And also assuming that the matrix is not diagonalazible.

For instance.let the matrix be :

$$A=\begin{bmatrix} 2 & 1 \\ 0 & 2 \\ \end{bmatrix}$$

I'm going to take the exponential of it which is $e^A$, not trying to solve a differential equation here so just taking $e^A$ not $e^{At}$.

We all know the formula for the exponential. But the thing is I completely forgot how that formula converges. Anyway since A is not diagonal we can't take the exponential of the entries, what w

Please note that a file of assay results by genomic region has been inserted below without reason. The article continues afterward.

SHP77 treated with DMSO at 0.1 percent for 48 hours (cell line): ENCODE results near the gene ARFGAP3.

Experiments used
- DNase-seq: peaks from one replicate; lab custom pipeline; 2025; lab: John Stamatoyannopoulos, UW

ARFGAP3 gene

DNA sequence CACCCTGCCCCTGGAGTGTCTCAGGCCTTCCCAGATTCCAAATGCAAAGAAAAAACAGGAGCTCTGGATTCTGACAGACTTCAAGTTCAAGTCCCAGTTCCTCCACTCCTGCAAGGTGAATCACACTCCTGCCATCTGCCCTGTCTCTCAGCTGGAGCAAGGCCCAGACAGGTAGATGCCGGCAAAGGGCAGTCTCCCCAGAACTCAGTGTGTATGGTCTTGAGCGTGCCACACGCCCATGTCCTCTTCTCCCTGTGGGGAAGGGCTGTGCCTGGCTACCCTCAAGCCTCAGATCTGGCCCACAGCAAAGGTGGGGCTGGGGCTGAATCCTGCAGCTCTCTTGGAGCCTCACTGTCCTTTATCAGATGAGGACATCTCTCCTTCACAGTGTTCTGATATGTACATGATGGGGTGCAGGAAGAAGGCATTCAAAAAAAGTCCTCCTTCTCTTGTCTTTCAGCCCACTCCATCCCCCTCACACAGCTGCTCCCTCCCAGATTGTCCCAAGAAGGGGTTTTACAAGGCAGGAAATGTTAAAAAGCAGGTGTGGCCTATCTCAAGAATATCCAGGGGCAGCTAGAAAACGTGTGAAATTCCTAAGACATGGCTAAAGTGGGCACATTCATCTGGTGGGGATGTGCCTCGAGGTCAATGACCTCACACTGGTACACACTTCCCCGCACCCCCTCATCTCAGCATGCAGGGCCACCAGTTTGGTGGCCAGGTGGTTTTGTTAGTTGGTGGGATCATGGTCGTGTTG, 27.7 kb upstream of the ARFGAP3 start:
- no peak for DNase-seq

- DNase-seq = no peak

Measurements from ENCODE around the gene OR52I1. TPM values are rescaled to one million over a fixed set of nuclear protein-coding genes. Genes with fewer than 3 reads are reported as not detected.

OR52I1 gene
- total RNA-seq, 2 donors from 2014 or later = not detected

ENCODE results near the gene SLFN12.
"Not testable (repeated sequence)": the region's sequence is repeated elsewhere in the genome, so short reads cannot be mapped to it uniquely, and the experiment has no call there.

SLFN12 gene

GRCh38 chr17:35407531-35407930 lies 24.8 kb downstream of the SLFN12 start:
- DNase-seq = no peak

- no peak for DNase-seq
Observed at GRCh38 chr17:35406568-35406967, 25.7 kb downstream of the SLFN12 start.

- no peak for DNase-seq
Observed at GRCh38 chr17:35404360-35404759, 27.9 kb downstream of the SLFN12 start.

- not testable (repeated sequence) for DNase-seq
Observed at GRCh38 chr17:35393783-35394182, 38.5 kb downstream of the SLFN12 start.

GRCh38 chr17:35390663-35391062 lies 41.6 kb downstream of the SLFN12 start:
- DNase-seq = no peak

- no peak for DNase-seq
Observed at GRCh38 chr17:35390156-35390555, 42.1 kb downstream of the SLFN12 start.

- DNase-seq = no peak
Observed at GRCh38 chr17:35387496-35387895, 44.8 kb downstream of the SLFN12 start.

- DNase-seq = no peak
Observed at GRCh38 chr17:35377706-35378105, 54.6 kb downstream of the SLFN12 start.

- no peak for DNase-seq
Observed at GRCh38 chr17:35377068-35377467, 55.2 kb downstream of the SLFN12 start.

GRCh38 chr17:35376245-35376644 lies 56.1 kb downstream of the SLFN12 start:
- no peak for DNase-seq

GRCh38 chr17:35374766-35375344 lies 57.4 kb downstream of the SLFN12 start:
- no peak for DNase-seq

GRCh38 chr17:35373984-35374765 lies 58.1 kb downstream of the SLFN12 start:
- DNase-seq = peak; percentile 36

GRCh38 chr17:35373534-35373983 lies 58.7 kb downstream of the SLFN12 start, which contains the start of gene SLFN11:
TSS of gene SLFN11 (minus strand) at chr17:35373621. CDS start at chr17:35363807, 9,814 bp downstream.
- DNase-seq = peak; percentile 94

• $\begingroup$ Besides just using the power series, which converges everywhere? $\endgroup$
    – Bib-lost
    Aug 3, 2016 at 10:30

1 Answer 1


Write $A=2I+N$ where $$N=\begin{bmatrix} 0 & 1 \\ 0 & 0 \\ \end{bmatrix}$$

Then $\exp(A)=\exp(2I)\exp(N)$ since $I$ and $N$ commute.

$\exp(N)$ is not too difficult to compute as $N^2=0$...


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